Overview: The US Equal Employment Opportunity Commission (EEOC) is the federal agency that is is responsible for enforcing federal laws regarding employee discrimination, harassment and retaliation.
It handles complaints by employees and applicants based on an individual's race, color, religion, sex (including pregnancy), national origin, age (40 or older), disability and genetic information. Similarly, in most states there is a fair employment agency that functions in much the same manner.
Generally, an individual claiming discrimination under federal law may not directly file a lawsuit in court, but rather, the individual must first exhaust his or her administrative remedies and file a charge with the EEOC or an applicable state fair employment agency.
The EEOC investigates employment discrimination claims and also provides mediation services in order to effectuate a settlement. If a settlement is not possible, the EEOC will file a lawsuit in federal court to protect the rights of the individuals involved as well as the public interest in eliminating employment discrimination. The EEOC also provides leadership and guidance on all federal employment discrimination laws.
Trends: In its most recent Strategic Enforcement Plan, the EEOC stated that it will focus on remedying disparate pay and discriminatory language policies especially as applied to immigrant, migrant and vulnerable workers. It will further attempt to eliminate systemic barriers to recruiting and hiring legally protected classes, including barriers in preemployment screening and exclusionary practices. It also emphasized that it will continue to apply sex discrimination provisions to lesbian, gay, bisexual and transgender individuals as well as provide protection and accommodations to pregnant women and individuals with disabilities under the ADA Amendments Act. The EEOC will also reevaluate strategies to be more effective in preventing and responding to harassment in the workplace and increasing education and outreach efforts to employees and employers. Further, employers should be aware that the EEOC is aggressively pursuing employers who use severance and settlement agreements that unlawfully deter employees from filing claims of discrimination or harassment and participating in EEOC investigations.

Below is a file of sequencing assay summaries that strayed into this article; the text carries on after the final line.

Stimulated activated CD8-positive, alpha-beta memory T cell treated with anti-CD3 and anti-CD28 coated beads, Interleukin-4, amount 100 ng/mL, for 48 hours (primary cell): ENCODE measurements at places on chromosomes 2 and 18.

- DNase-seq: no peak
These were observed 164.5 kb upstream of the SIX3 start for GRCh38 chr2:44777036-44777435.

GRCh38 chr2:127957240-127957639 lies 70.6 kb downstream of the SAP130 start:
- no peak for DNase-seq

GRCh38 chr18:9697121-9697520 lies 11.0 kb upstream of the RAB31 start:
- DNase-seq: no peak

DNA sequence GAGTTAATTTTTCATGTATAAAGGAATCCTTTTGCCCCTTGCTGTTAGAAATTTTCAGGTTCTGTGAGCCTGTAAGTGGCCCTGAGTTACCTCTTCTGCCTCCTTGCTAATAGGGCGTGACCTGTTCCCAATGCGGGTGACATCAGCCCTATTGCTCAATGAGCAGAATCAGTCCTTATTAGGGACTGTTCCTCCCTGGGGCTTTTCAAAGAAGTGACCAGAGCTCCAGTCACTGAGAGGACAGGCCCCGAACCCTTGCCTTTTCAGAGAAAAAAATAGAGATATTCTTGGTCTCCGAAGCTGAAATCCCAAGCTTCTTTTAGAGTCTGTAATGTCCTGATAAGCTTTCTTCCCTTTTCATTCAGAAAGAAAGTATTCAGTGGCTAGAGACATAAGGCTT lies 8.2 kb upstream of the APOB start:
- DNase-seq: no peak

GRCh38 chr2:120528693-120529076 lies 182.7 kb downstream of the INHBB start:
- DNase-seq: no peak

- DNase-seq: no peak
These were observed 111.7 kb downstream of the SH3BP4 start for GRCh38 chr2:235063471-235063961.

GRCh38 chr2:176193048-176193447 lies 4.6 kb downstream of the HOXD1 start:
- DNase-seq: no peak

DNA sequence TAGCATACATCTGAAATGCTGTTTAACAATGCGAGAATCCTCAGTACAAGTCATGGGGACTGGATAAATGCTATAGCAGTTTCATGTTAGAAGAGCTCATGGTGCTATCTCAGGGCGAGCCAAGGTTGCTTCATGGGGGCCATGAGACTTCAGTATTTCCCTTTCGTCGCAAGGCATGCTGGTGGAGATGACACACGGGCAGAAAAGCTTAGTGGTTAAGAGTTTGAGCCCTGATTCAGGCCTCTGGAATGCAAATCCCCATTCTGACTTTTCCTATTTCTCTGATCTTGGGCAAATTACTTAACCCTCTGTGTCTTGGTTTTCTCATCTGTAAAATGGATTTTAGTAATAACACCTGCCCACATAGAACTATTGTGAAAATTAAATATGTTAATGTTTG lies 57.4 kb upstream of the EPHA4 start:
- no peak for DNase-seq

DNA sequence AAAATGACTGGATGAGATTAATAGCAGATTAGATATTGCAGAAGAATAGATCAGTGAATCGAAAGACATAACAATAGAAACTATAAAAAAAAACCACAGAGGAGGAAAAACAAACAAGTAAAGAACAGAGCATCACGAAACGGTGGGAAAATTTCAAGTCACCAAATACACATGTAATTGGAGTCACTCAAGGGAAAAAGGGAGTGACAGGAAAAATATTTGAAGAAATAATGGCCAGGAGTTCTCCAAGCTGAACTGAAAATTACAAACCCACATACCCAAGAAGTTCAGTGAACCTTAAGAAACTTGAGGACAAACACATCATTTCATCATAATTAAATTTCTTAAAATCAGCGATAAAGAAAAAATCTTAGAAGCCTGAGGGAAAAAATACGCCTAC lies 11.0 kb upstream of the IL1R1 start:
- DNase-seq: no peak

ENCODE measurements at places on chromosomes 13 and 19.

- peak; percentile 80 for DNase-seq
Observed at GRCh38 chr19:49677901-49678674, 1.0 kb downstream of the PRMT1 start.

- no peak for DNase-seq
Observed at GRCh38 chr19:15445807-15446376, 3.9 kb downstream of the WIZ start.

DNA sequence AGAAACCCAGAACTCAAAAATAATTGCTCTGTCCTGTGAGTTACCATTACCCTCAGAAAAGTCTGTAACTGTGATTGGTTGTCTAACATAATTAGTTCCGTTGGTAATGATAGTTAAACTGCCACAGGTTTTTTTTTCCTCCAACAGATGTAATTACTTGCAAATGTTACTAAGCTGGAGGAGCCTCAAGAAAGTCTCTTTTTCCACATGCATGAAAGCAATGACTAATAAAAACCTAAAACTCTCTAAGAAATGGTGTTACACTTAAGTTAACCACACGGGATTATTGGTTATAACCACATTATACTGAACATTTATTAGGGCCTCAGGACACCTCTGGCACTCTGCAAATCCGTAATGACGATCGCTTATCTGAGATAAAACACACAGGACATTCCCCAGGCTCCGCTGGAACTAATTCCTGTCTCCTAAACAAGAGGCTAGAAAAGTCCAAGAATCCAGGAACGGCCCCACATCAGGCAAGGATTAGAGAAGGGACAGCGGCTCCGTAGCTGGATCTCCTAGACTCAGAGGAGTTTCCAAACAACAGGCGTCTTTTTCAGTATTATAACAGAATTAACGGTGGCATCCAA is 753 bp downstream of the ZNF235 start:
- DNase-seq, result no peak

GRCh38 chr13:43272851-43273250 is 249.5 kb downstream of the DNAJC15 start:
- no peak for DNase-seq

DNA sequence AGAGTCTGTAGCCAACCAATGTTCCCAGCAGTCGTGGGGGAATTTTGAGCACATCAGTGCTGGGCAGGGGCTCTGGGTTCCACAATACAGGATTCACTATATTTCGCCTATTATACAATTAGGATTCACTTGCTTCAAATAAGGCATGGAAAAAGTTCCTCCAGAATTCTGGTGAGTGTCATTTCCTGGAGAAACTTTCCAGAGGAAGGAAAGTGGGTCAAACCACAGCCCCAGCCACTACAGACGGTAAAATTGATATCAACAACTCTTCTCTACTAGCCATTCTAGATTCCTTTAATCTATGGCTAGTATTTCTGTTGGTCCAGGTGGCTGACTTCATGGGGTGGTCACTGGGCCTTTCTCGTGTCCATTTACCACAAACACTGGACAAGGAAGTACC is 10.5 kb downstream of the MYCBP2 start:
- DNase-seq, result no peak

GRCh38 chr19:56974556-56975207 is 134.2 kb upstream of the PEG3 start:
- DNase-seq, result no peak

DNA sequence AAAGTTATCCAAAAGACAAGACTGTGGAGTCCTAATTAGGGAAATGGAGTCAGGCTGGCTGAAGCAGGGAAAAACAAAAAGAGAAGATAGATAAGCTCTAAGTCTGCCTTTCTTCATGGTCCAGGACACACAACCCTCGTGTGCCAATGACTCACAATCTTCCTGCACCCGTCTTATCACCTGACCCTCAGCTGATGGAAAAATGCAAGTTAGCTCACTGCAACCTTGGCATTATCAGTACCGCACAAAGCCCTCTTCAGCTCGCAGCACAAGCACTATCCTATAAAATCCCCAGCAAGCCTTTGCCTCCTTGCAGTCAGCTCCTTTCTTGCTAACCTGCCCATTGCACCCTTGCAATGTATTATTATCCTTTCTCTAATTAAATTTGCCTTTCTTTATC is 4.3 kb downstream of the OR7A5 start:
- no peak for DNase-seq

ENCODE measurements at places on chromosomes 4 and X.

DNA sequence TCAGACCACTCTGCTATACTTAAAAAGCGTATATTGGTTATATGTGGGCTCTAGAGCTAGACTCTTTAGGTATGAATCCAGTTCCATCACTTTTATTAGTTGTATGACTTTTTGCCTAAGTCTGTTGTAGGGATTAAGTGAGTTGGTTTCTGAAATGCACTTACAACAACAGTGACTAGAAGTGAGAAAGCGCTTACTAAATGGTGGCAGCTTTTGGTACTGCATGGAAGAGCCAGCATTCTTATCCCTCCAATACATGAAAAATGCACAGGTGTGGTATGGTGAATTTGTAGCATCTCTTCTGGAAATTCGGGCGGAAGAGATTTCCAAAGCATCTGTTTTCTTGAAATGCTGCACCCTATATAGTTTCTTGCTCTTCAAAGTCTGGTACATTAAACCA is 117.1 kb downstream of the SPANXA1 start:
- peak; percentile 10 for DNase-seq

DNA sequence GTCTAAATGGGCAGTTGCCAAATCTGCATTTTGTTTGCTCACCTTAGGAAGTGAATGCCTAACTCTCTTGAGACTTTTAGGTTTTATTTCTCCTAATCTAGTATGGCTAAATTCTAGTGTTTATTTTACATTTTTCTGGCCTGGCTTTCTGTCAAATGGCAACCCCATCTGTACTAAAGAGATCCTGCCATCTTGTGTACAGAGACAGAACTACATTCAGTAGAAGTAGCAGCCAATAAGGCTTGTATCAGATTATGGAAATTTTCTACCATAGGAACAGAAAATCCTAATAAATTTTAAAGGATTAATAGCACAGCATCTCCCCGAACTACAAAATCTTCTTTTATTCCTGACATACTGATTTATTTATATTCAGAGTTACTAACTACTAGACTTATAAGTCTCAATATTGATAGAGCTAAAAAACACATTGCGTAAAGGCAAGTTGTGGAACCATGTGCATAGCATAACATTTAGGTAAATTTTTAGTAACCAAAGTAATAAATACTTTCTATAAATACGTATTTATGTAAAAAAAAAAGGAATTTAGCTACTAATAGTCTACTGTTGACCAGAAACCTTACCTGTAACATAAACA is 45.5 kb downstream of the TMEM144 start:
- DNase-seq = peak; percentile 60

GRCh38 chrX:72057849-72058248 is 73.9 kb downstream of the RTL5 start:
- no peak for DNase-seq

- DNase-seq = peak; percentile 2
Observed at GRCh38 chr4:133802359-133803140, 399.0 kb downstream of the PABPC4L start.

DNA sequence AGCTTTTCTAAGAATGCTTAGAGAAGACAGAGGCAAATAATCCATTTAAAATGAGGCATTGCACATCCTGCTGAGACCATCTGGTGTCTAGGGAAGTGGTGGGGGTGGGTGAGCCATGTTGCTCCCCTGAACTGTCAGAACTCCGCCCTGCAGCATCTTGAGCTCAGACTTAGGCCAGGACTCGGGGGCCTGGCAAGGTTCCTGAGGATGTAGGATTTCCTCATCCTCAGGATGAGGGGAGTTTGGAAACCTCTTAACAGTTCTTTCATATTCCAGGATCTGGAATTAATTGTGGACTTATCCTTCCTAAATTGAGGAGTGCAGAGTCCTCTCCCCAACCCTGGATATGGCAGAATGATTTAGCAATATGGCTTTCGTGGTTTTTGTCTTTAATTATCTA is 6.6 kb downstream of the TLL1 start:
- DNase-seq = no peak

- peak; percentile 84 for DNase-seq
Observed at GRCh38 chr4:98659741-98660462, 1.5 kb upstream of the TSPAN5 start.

Employers should also note that the EEOC has broad powers to subpoena employee records and information during the course of an investigation which may include names, contact information, social security numbers and reasons for employee terminations. The EEOC is generally entitled to such information so long as it is relevant or related to a charge of discrimination or harassment.
Author: Beth P Zoller, JD, Legal Editor
The EEOC updated its Strategic Enforcement Plan for fiscal years 2017-2021 to prioritize issues related to the current gig economy and workplace discrimination as backlash for incidents across the nation and the globe.
The Supreme Court opened its new term by agreeing to hear a case involving the power of the Equal Employment Opportunity Commission (EEOC) to compel an employer to turn over information during an investigation.
Revised policy to reflect minor edits made as part of a regular review for compliance with the National Labor Relations Board’s opinions regarding employer policies.
Updated guidance to reflect EEOC guidance on employer-provided leaves of absence as a reasonable accommodation under the ADA.
Employers should prepare for the possibility that the Gadsden Flag, which shows the words "Don't Tread on Me" below a coiled rattlesnake, could be considered a racist symbol by the Equal Employment Opportunity Commission (EEOC)
The US Equal Employment Opportunity Commission (EEOC) has announced the release of a one-page fact sheet designed to communicate religious discrimination protections to younger workers. In addition, the EEOC will implement changes in the collection of demographic data from individuals who file charges with the agency.
Updated in light of revised proposed rule regarding EEO-1 Report.
The EEOC Select Task Force on the Study of Harassment in the Workplace has released its report after a 14-month study of workplace harassment. The report includes a toolkit of compliance assistance measures for employers.
The Equal Employment Opportunity Commission (EEOC) has voted to release for public input a proposed enforcement guidance addressing national origin discrimination under Title VII of the Civil Rights Act of 1964.
HR guidance on understanding the powers and responsibilities of the EEOC.